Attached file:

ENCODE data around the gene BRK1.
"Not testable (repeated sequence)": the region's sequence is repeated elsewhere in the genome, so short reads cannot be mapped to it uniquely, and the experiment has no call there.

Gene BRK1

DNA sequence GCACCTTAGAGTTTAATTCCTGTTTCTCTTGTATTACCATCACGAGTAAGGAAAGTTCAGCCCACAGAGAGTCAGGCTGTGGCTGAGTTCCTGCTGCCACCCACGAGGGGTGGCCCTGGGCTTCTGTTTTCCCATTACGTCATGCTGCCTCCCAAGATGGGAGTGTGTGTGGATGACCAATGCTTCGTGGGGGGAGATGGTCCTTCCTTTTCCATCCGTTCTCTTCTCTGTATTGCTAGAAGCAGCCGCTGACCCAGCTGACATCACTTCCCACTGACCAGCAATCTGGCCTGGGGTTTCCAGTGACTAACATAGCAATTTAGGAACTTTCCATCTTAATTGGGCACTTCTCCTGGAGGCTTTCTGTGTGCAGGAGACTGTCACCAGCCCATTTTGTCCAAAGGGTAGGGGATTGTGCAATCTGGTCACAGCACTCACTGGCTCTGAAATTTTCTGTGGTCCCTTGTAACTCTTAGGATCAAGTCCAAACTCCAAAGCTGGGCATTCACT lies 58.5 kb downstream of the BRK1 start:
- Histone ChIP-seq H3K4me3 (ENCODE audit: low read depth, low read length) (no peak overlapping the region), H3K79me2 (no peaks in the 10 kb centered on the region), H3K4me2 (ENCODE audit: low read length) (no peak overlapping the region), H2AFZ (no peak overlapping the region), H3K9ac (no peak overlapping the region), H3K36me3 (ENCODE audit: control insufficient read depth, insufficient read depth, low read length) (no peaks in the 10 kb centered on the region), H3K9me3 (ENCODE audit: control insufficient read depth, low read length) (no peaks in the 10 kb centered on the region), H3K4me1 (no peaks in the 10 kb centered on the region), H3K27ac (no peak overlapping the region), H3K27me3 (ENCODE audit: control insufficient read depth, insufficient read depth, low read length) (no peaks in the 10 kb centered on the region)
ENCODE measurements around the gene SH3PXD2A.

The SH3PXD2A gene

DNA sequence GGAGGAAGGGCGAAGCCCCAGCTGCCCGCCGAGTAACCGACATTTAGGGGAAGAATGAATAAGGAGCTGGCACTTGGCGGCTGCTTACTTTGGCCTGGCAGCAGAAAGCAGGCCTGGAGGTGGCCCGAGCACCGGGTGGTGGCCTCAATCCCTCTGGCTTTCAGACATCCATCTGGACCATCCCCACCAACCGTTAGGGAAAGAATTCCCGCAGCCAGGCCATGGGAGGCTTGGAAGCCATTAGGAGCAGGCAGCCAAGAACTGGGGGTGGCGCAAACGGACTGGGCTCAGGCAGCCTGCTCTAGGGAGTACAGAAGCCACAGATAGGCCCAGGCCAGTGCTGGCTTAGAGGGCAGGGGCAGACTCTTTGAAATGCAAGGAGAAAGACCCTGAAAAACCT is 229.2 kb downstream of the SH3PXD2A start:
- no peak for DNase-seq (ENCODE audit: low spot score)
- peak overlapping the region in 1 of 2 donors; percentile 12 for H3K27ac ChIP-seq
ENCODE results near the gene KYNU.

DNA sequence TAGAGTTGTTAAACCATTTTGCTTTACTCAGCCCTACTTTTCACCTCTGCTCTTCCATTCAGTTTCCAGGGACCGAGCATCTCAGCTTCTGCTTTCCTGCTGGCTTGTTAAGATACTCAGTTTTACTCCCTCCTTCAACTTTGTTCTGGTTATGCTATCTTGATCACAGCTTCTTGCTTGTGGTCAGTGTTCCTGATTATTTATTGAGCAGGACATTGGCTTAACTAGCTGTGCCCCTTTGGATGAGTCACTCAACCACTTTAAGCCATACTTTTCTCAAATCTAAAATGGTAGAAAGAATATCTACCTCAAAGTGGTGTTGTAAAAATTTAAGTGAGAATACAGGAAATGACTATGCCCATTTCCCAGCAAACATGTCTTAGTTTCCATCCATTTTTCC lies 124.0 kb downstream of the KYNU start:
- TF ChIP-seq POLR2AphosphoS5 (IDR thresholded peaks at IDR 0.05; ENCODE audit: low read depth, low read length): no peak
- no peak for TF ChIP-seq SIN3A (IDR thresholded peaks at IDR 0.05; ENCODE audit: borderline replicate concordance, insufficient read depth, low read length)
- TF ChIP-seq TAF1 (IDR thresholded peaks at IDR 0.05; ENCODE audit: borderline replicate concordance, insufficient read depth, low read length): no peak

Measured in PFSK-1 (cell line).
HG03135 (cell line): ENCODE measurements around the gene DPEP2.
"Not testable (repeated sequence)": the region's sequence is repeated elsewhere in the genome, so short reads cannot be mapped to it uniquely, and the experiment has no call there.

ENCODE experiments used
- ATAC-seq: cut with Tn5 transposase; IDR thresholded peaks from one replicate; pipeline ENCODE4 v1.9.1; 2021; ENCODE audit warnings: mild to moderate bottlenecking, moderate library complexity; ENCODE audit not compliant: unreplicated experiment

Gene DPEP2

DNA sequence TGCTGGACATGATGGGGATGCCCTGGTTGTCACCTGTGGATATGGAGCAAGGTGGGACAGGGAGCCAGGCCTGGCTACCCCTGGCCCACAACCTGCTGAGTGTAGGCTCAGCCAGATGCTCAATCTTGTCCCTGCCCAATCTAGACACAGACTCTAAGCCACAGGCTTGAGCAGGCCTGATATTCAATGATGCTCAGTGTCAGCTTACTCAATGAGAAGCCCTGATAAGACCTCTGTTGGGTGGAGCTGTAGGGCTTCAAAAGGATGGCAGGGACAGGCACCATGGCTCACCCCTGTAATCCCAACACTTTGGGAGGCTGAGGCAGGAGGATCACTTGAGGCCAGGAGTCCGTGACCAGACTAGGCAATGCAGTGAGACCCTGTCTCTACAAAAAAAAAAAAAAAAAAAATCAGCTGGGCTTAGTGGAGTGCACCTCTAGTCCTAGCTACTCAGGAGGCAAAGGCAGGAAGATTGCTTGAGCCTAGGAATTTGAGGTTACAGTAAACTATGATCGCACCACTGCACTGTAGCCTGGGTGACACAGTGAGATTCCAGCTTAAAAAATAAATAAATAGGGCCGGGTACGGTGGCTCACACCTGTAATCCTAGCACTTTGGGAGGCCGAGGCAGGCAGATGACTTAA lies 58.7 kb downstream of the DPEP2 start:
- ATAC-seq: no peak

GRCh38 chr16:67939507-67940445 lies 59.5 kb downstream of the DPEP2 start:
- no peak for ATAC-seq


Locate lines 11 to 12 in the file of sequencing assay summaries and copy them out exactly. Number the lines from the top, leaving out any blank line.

ENCODE results near the gene KYNU.

DNA sequence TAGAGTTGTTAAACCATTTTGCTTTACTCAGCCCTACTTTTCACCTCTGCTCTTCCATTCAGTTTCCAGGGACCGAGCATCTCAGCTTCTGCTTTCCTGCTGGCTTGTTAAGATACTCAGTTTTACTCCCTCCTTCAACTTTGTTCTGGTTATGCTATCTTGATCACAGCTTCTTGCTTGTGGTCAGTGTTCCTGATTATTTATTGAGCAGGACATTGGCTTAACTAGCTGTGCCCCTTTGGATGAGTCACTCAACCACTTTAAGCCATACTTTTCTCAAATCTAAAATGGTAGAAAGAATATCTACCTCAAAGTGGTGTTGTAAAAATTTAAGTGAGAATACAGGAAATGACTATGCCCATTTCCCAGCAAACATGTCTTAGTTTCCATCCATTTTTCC lies 124.0 kb downstream of the KYNU start: